The Morristown Patch recently reported on a police involved shooting in New Jersey, but with an incredibly misleading headline that screams “Police Shot, Killed Morris Twp. Man With BB Gun: Attorney General.”

In the article it is explained a person called 911, describing a man, 24-year-old Timothy O’Shea bleeding from a self inflicted cut who was brandishing a pistol. The police came on the scene and as reported by The Patch:

“…at approximately 4:19 p.m., officers encountered O’Shea, who was holding a pistol and bleeding, authorities said. During the encounter, one officer fired his weapon, striking O’Shea, authorities said.

Officers rendered medical aid until EMS arrived and transported O’Shea to Morristown Medical Center, where he was pronounced dead at 5:41 p.m., authorities said.

The pistol that was in his hand was recovered at the scene and determined to be a replica Beretta 9mm Airsoft pistol.”

Any police involved shooting is a tragic event and troubling, especially when the loss of life is involved. The full details of this incident are still under investigation, however based on the article it can be speculated there was some sort of domestic and or psychiatric event unfolding with Mr. O’Shea.  Those details are still pending.

What is also troubling is the headline touting the weapon used was a BB gun.  An airsoft gun is not a BB gun. Granted, they are both toys which potentially can be dangerous, but toys none the less. What makes this particularly bothersome, is that in the state of New Jersey, BB and pellet guns aren’t viewed as toys at all. In fact, they’re regulated as actual firearms, while airsoft guns are not.  This is not splitting hairs in a state like New Jersey.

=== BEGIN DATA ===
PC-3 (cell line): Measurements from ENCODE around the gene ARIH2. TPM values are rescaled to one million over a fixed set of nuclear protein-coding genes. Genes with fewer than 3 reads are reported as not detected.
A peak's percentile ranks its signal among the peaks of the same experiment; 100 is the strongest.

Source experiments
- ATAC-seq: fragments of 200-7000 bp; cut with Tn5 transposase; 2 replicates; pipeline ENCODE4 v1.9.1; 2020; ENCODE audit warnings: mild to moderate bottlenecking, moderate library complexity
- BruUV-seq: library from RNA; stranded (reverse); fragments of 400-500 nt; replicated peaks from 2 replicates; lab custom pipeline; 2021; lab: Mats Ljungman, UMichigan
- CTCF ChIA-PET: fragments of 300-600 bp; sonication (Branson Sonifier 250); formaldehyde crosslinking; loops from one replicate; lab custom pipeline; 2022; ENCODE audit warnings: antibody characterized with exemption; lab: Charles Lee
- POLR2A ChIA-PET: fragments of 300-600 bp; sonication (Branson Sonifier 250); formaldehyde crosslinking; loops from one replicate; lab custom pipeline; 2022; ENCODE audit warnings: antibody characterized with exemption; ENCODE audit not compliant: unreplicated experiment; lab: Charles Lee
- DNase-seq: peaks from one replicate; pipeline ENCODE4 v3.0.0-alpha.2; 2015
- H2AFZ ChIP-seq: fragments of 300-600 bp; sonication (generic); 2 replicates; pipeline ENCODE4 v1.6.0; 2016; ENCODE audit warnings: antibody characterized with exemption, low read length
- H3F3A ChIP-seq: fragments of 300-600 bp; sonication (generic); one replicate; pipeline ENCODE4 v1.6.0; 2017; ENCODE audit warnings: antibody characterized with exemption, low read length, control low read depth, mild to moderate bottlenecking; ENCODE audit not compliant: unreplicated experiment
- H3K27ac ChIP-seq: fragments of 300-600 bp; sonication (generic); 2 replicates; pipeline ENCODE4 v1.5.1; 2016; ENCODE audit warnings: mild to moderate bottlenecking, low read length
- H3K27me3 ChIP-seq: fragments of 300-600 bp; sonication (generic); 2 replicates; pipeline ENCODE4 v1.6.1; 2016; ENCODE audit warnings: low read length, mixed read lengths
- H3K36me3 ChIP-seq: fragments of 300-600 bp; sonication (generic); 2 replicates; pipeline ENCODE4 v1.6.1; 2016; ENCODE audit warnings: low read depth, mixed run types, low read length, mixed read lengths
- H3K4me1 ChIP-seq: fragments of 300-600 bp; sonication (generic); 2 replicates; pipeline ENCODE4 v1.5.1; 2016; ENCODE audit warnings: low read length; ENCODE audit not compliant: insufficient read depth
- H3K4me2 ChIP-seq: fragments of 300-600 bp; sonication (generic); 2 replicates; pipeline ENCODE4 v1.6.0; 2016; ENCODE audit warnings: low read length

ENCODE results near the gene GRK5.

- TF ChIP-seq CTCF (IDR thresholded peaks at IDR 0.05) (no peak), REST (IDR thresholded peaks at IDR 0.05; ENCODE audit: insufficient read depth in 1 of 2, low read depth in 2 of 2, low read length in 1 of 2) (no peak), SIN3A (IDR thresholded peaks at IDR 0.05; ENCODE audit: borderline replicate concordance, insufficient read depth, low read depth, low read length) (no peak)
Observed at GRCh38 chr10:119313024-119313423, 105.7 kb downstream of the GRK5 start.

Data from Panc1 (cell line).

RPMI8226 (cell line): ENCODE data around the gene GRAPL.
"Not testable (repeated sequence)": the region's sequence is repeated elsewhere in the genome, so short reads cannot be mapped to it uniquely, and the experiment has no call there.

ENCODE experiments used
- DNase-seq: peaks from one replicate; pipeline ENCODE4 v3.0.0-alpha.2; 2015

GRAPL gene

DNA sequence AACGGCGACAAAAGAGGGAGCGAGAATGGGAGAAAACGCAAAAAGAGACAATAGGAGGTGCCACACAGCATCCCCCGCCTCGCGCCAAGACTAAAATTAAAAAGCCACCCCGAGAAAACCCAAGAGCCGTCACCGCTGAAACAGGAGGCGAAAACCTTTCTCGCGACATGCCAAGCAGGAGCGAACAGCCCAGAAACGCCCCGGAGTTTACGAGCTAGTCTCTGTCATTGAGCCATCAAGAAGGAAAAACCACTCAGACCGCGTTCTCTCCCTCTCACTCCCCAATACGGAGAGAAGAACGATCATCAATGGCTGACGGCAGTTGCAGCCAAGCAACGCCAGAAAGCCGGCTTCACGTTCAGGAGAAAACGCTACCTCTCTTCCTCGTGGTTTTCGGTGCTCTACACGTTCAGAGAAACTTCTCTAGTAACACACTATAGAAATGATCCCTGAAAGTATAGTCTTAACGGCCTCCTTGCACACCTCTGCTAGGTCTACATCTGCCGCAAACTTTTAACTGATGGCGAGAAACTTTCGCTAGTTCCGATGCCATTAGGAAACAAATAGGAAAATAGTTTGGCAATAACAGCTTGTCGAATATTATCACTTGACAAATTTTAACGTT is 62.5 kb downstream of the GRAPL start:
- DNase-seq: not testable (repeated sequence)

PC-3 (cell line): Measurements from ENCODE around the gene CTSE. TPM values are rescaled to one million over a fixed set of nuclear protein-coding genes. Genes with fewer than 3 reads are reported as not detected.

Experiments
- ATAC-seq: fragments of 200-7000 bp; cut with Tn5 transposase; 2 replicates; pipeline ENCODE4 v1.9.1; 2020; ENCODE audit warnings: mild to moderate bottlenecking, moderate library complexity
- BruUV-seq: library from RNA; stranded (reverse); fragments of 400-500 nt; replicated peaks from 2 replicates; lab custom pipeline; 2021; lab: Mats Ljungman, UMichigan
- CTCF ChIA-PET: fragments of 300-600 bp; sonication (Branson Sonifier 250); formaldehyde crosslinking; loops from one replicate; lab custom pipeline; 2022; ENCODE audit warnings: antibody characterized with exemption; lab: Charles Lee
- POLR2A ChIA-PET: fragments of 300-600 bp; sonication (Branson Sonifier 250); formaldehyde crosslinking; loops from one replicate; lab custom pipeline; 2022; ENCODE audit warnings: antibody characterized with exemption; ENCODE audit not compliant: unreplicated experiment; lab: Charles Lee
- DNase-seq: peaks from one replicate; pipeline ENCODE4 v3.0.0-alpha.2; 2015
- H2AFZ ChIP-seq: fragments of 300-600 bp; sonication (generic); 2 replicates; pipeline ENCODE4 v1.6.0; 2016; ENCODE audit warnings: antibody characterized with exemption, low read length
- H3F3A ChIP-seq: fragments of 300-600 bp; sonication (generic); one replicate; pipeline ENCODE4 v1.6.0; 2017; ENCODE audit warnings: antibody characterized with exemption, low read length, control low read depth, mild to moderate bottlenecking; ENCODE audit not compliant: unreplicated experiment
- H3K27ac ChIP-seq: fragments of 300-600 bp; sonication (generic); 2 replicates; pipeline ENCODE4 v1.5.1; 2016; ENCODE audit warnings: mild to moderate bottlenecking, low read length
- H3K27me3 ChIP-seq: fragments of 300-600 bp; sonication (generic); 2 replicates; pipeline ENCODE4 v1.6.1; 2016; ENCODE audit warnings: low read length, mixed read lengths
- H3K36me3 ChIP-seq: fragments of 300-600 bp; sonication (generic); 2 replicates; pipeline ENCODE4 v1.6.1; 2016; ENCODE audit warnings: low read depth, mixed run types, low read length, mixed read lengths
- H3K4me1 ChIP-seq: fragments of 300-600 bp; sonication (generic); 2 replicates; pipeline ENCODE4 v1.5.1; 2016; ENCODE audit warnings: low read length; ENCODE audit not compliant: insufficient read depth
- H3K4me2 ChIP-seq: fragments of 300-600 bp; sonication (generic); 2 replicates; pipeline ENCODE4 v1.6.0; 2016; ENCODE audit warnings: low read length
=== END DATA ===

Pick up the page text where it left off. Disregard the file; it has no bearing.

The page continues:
In order to purchase a BB gun in the state of New Jersey, if it’s a rifle, one must first obtain a Firearms ID Card (FID). To get an FID, applicants need to submit to a criminal background check, get finger printed, obtain two character references, and then there may be issuance. With that FID, an individual can go to a Federally Licensed Firearms dealer, submit to another background check, in the form of a NICS, and then go home with their Red Ryder.

Buying a BB pistol? They are regulated as a handgun in the state of New Jersey, requiring a Pistol Purchasers Permit, background checks, the same process as an FID, but for EVERY pistol. Being treated as a gun by law, a BB pistol would need the bearer in the state of NJ to have a permit to carry in order to bear this “arm” in public on their person, or even in their car outside of exemption. Want to buy two BB pistols in NJ? You need two permits and two months, NJ only allowing residents to purchase one handgun a month.

These may seem like silly semantics, but they are not. The article implies an airsoft gun is a firearm, which they are not. Forget that in the entire rest of the US, both BB guns and airsoft guns are toys. Yes, toys that can inflict harm, but they’re not seen as firearms.

Is the Attorney General or the writer of this article trying to imply or insinuate that people subscribe to further hoplophobia? Subtly hinting that BB guns are super dangerous?  This clearly seems part of the continued agenda in New Jersey to push anti-gun views and policies.  It certainly reflects the hubris of NJ’s AG and general ignorance of anything firearms related with members of New Jersey’s press.

I reached out to the author, Russ Crespolini concerning this misleading headline. From that correspondence:

“…Just to note – an airsoft gun is a toy, not a BB gun.  Your classification of this is misleading because under NJ law, a BB gun is an actual gun, regulated under our firearm statutes and an airsoft gun is not.  A change to this headline should be made as it paints an inaccurate portrayal of the item in question.”
Crespolini has yet to reply.
John Petrolino is a US Merchant Marine Officer, writer, author of “Decoding Firearms: An Easy to Read Guide on General Gun Safety & Use” and NRA certified pistol, rifle and shotgun instructor living under and working to change New Jersey’s draconian and unconstitutional gun laws. You can find him on the web at www.johnpetrolino.com on twitter at @johnpetrolino and on instagram @jpetrolinoiii